Resource title

Using Matched Employer-Employee Data to Study Labor Market Discrimination

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Wage gaps between individuals of difference races, sexes, and ethnicities have been documented and replicated extensively, and have generated a long history in labor economics research of empirical tests for labor market discrimination. The most widely-used approach to test for labor market discrimination is based on wage regressions estimated at the level of individual workers, with the estimate of discrimination inferred from the residual race, sex, or ethnic group differential in wages that remains unexplained after including a wide array of proxies for productivity. What is absent from the residual wage approach – and in our view leaves the approach vulnerable to being regarded as uninformative regarding discrimination – is any directly observable measure of productivity with which to adjust differentials in wages in trying to infer whether a particular group suffers from discrimination. The ideal solution would be individual-level productivity data that can be compared with wages. Any of the variables that differ across groups and are unobserved in the residual wage regression approach should affect wages and productivity equally, and hence not bias the test. However, such data are extremely rare, in large part because individual productivity is often unobservable and seldom measured. This chapter focuses on the use of matched employer-employee data sets to carry out a version of this ideal test, but at the establishment level. When these data sets permit the measurement of the demographic characteristics of establishments' workforces, as well as the estimation of production functions, they can be used to infer productivity differentials between workers in different groups. Comparisons of these productivity differentials with wage differentials then provide versions of the ideal test for discrimination at the establishment level. In addition to providing tests of discrimination, matched employer-employee data sets have proven useful in studying other questions that arise in the economics of discrimination, including measuring labor market segregation and assessing its consequences, and examining hypotheses or predictions that are central to economic models of discrimination.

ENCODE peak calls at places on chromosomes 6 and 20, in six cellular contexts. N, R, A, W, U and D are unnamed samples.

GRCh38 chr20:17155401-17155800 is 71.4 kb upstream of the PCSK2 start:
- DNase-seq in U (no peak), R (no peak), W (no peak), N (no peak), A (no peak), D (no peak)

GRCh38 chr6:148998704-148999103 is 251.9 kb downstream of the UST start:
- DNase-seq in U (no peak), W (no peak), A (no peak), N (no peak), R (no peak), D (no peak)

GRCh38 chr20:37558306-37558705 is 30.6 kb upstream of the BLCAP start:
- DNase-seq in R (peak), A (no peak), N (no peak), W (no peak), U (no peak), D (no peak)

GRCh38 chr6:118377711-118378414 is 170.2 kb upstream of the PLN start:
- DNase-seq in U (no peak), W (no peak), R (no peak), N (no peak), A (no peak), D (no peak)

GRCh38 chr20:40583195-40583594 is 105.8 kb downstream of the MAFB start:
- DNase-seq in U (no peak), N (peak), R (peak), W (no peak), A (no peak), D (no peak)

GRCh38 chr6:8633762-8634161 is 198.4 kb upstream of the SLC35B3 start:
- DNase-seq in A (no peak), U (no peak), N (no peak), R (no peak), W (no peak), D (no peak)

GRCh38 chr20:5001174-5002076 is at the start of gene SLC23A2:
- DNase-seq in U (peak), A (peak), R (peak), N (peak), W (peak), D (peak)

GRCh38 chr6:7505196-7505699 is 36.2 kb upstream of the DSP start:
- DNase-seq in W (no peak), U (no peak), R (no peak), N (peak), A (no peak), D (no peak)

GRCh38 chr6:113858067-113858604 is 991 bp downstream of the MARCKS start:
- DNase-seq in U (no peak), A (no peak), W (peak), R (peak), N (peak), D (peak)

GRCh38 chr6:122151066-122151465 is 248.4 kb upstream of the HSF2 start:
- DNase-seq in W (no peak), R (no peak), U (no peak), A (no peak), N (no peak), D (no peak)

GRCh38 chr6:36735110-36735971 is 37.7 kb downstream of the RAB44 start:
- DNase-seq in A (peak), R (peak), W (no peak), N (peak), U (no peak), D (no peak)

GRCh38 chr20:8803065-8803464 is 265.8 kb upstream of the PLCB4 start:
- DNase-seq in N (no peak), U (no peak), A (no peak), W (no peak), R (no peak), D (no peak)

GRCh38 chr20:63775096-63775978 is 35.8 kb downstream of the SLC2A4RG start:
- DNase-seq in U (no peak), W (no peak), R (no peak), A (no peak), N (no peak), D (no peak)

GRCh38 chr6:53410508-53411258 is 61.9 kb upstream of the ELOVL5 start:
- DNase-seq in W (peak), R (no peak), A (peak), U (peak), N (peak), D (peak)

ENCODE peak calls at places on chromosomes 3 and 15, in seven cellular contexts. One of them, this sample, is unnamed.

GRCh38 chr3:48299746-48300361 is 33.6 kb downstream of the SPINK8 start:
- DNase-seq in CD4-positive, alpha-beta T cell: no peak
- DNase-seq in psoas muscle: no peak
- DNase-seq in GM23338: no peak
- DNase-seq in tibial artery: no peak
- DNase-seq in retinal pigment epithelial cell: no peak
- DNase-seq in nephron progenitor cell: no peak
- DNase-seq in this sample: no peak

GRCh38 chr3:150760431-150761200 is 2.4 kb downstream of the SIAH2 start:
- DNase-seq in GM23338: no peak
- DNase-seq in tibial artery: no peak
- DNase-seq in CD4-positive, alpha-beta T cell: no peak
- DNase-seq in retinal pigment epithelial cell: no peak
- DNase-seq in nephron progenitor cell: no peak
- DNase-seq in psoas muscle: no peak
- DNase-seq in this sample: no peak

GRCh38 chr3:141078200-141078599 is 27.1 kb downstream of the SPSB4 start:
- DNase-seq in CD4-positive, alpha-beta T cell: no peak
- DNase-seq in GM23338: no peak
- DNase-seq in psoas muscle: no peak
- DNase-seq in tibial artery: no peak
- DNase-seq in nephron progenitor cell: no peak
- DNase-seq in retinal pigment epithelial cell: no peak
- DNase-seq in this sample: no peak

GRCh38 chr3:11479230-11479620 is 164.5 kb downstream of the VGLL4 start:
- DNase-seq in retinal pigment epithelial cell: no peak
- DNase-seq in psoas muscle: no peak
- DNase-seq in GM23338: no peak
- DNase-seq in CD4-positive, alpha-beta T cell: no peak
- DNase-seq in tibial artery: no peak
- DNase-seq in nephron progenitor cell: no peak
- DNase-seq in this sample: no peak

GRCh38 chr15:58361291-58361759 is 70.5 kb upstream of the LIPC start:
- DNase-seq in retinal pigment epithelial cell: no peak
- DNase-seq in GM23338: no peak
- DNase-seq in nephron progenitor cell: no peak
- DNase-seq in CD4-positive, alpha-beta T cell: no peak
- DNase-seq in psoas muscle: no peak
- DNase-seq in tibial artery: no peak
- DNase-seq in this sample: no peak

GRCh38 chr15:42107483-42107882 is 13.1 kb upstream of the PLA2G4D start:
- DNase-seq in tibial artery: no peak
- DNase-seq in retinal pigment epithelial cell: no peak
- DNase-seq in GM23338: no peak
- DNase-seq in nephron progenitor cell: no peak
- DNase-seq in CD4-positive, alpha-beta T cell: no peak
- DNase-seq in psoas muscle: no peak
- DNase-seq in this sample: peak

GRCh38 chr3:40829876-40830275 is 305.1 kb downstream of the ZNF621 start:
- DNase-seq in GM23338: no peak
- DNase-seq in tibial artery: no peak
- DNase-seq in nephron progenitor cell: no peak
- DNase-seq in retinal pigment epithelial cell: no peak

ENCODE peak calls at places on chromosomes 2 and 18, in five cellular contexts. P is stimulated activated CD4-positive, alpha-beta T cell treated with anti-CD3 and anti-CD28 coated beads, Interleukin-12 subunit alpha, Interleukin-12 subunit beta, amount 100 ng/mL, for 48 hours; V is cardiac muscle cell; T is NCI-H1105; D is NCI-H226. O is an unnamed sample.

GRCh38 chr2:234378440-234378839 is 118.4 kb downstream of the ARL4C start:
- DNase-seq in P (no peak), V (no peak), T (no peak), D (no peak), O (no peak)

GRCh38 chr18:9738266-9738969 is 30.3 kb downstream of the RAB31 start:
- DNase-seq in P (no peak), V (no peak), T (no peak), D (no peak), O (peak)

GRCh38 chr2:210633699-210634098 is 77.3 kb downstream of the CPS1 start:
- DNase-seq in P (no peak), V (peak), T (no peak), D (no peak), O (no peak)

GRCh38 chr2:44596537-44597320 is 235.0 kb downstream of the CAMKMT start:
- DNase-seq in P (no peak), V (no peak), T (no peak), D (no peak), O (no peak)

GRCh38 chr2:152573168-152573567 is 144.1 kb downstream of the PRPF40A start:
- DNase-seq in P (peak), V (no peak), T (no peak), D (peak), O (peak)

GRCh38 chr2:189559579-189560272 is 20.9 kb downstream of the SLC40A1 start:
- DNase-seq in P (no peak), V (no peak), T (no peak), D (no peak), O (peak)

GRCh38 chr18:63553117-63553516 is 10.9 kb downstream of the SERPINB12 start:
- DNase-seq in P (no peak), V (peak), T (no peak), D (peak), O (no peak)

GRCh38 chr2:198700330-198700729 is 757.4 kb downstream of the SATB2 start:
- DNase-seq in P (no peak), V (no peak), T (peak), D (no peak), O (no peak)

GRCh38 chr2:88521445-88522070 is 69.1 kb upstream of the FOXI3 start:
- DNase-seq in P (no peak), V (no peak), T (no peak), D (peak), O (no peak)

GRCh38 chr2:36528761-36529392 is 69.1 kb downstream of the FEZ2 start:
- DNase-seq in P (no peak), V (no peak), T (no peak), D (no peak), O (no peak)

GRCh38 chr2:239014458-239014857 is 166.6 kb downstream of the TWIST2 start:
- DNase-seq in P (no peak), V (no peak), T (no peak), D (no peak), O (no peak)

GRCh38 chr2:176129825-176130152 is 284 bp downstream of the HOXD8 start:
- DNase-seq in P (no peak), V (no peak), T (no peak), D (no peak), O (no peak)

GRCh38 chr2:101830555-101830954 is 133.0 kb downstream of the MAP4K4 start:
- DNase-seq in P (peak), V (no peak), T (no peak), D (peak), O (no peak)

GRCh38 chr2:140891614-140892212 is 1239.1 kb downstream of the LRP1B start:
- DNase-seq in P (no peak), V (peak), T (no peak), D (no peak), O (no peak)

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Judith K. Hellerstein, David Neumark

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eng

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text/html

Resource resource URL

http://hdl.handle.net/10419/21331

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Adapt according to the presented license agreement and reference the original author.